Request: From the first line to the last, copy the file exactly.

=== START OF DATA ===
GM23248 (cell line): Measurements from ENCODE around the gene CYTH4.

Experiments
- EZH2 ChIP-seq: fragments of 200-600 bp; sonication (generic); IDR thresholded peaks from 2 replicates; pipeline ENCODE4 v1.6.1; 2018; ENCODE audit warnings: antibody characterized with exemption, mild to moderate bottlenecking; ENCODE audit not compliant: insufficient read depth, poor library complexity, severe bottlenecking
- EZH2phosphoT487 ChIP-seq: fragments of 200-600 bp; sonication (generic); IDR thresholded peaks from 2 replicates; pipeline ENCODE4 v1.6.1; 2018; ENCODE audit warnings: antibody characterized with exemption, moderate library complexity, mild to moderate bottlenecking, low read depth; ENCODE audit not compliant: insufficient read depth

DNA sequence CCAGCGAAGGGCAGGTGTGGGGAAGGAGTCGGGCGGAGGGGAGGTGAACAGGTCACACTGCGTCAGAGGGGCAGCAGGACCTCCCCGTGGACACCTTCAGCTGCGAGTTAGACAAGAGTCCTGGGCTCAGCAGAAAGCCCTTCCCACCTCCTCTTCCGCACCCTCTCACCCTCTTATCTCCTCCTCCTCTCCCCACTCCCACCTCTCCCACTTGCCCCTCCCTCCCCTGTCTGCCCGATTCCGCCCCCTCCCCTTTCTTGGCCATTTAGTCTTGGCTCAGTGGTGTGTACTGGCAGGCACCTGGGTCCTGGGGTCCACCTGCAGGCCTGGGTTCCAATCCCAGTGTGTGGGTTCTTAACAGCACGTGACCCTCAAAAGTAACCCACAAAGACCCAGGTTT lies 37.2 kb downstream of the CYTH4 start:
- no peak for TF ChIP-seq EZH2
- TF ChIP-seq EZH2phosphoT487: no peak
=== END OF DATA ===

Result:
GM23248 (cell line): Measurements from ENCODE around the gene CYTH4.

Experiments
- EZH2 ChIP-seq: fragments of 200-600 bp; sonication (generic); IDR thresholded peaks from 2 replicates; pipeline ENCODE4 v1.6.1; 2018; ENCODE audit warnings: antibody characterized with exemption, mild to moderate bottlenecking; ENCODE audit not compliant: insufficient read depth, poor library complexity, severe bottlenecking
- EZH2phosphoT487 ChIP-seq: fragments of 200-600 bp; sonication (generic); IDR thresholded peaks from 2 replicates; pipeline ENCODE4 v1.6.1; 2018; ENCODE audit warnings: antibody characterized with exemption, moderate library complexity, mild to moderate bottlenecking, low read depth; ENCODE audit not compliant: insufficient read depth

DNA sequence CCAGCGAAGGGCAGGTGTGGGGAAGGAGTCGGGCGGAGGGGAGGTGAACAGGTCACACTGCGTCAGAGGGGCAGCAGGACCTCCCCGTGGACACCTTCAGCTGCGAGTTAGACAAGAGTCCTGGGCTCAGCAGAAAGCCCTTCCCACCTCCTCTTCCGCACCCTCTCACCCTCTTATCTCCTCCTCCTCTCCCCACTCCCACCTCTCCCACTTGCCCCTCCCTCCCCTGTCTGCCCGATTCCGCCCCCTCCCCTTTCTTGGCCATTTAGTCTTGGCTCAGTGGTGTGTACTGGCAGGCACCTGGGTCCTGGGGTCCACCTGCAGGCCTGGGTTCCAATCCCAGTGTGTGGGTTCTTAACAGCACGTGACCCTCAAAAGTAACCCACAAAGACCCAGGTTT lies 37.2 kb downstream of the CYTH4 start:
- no peak for TF ChIP-seq EZH2
- TF ChIP-seq EZH2phosphoT487: no peak